PRO: The joy of nurturing my children.
Walking hand-in-hand with my children through worship, art, academics, leisure, character development, and relationships is a pleasure unlike anything else. When I’m mindful of it, there is nothing sweeter than providing the encouragement, direction, or cheer that each child needs to thrive.
PRO: My personal growth.
Over the years, I’ve had to mature and to sacrifice my own pursuits and pleasures in order to homeschool my children. For example, it took several years to learn that my self-worth was not tied to a paycheck, a pat on the back, or public esteem. I still struggle with self-worth from time to time, but I appreciate that homeschooling has brought me closer to being content to follow the path that God is placing before me.
Homeschooling has taught me how to serve, laugh, play and, teach. It has forced me to stop comparing myself to others and to develop a sense of agency in the well-being of my family.
PRO: The limitless growth of my own education.
Though I have my B.S. in Biology, and my B.A. and M.A. in English Literature, I’ve gained my richest education through homeschooling my children. I am more well-read in every topic than I ever would be if I hadn’t homeschooled my children. I finally grasp the Constitution. I finally get the Periodic Table, phonics, and sentence diagramming. I’ve learned the fundamentals of sketching, pastels, and water color. I truly appreciate – and understand – Shakespeare, Dickens, and Bronte. The books I’ve read with the children have sparked my imagination, deepened my thought-life, and challenged my presuppositions.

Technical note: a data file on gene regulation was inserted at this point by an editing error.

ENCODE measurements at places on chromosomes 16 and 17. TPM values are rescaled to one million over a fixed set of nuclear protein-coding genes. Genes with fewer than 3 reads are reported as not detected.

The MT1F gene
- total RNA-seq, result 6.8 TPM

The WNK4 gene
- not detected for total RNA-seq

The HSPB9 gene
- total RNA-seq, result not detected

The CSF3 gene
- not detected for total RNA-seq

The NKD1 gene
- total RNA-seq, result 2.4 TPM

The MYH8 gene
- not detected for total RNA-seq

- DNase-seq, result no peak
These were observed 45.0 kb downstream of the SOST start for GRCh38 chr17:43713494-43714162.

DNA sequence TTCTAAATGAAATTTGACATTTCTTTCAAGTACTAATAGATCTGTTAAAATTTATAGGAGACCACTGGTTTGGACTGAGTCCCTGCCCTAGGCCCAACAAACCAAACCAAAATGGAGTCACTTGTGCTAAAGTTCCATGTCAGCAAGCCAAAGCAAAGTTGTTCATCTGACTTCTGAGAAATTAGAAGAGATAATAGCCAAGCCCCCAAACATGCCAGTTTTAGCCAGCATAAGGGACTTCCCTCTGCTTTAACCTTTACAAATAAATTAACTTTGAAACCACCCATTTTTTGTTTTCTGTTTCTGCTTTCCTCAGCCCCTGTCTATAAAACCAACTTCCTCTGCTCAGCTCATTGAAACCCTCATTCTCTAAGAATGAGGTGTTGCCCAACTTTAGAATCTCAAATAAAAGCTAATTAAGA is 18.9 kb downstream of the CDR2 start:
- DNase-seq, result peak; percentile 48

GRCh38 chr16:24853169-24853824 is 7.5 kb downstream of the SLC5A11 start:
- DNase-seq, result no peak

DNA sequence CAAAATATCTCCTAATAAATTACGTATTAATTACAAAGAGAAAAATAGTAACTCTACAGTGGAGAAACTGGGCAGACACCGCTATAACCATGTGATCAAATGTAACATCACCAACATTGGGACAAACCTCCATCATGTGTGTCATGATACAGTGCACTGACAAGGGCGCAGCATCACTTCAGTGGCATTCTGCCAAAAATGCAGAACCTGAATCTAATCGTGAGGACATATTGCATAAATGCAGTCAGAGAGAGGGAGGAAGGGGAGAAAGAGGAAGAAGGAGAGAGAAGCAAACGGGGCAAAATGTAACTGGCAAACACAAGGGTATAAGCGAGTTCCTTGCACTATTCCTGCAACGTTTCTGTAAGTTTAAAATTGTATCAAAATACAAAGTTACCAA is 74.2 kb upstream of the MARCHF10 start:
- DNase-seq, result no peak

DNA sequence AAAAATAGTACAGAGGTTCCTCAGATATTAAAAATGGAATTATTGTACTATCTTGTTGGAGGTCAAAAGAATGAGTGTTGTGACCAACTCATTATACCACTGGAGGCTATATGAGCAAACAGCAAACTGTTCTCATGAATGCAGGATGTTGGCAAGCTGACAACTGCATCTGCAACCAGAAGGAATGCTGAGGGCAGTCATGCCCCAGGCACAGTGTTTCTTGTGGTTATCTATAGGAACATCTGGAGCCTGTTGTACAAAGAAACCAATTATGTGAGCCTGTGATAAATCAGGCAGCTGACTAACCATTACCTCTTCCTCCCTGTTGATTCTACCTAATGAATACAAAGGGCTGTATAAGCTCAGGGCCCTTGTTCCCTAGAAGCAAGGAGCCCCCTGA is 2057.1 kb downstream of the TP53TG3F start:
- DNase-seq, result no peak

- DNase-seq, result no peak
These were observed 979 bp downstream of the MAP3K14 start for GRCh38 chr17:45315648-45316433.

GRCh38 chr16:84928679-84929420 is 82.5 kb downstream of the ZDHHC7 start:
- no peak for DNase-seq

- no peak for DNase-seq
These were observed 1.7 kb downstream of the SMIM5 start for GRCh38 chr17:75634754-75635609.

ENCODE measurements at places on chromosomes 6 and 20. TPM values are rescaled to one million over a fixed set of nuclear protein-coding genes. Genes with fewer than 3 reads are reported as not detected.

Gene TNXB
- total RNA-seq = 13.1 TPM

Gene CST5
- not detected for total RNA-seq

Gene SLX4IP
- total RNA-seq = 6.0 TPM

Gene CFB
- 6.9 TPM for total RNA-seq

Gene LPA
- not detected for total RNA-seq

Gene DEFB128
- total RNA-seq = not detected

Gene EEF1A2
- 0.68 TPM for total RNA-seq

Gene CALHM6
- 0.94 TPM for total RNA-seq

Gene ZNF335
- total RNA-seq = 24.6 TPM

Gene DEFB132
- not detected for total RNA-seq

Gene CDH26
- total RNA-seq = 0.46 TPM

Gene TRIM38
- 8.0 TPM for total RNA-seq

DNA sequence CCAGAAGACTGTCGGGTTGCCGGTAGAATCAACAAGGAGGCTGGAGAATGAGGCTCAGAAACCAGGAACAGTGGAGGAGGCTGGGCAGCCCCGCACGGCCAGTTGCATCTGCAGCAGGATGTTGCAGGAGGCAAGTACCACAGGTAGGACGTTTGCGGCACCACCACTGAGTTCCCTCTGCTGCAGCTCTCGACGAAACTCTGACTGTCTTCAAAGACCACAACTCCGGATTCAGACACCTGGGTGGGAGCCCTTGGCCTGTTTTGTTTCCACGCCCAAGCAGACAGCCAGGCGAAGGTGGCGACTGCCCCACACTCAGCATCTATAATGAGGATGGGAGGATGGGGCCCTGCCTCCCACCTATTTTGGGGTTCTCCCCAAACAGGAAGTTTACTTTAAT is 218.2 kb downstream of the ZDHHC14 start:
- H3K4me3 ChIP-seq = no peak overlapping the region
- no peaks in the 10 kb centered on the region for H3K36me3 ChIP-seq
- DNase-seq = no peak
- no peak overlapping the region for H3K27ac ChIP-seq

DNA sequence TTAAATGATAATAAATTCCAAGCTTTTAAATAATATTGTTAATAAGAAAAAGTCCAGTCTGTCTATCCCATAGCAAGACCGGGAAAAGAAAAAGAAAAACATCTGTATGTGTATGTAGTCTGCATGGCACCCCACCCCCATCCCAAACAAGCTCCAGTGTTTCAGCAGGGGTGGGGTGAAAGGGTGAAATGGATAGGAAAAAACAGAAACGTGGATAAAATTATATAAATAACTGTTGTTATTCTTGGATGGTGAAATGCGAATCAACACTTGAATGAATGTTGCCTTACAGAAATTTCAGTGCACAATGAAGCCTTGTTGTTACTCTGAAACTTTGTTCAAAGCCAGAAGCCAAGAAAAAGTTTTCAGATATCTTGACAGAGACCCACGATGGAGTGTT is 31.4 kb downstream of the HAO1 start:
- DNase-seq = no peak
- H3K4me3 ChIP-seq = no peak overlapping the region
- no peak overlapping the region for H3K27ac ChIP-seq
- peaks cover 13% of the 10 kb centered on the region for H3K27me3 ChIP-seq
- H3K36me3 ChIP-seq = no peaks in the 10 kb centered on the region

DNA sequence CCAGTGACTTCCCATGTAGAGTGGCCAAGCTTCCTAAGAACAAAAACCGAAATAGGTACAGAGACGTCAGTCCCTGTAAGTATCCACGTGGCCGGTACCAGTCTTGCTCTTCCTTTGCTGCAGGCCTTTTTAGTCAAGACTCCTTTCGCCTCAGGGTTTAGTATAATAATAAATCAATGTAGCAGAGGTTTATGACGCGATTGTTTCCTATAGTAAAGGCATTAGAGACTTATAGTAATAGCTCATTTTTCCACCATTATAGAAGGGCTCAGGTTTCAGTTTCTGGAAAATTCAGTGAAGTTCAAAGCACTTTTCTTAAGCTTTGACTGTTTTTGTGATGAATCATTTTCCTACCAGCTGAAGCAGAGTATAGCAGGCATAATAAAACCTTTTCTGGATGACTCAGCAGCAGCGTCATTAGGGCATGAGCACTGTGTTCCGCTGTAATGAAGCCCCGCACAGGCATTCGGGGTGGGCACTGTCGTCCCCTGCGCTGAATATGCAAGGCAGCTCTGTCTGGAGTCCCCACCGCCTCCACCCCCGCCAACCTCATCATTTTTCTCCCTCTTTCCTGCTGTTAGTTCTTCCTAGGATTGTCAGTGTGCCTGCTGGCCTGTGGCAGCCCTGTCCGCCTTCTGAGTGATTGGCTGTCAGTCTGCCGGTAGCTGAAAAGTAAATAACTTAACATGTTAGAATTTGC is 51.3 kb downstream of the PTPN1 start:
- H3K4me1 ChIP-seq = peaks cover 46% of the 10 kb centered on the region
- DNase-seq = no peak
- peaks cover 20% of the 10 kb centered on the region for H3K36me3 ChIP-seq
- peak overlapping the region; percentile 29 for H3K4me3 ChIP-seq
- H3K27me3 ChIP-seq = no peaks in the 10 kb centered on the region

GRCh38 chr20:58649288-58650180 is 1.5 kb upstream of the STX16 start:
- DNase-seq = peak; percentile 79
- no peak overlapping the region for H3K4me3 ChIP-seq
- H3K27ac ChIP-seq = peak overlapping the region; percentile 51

I’ve also grown as an educator. I’ve learned about teaching children according to their learning styles. I’ve learned how to teach children to read. To write. To draw.
I’ve planned preschool story times, created kindergarten reading challenges, facilitated award-winning writing projects, and designed coursework for my children.
I’ve learned how to manage 5 children of various ages in a wholesome, productive, learning environment.
I’ve learned how to manage sleep, food, and my home.
And – of course – I’ve learned how to re-evaluate, give up, and start over when things just don’t go as planned.
CON: The limitless demands for my time and attention.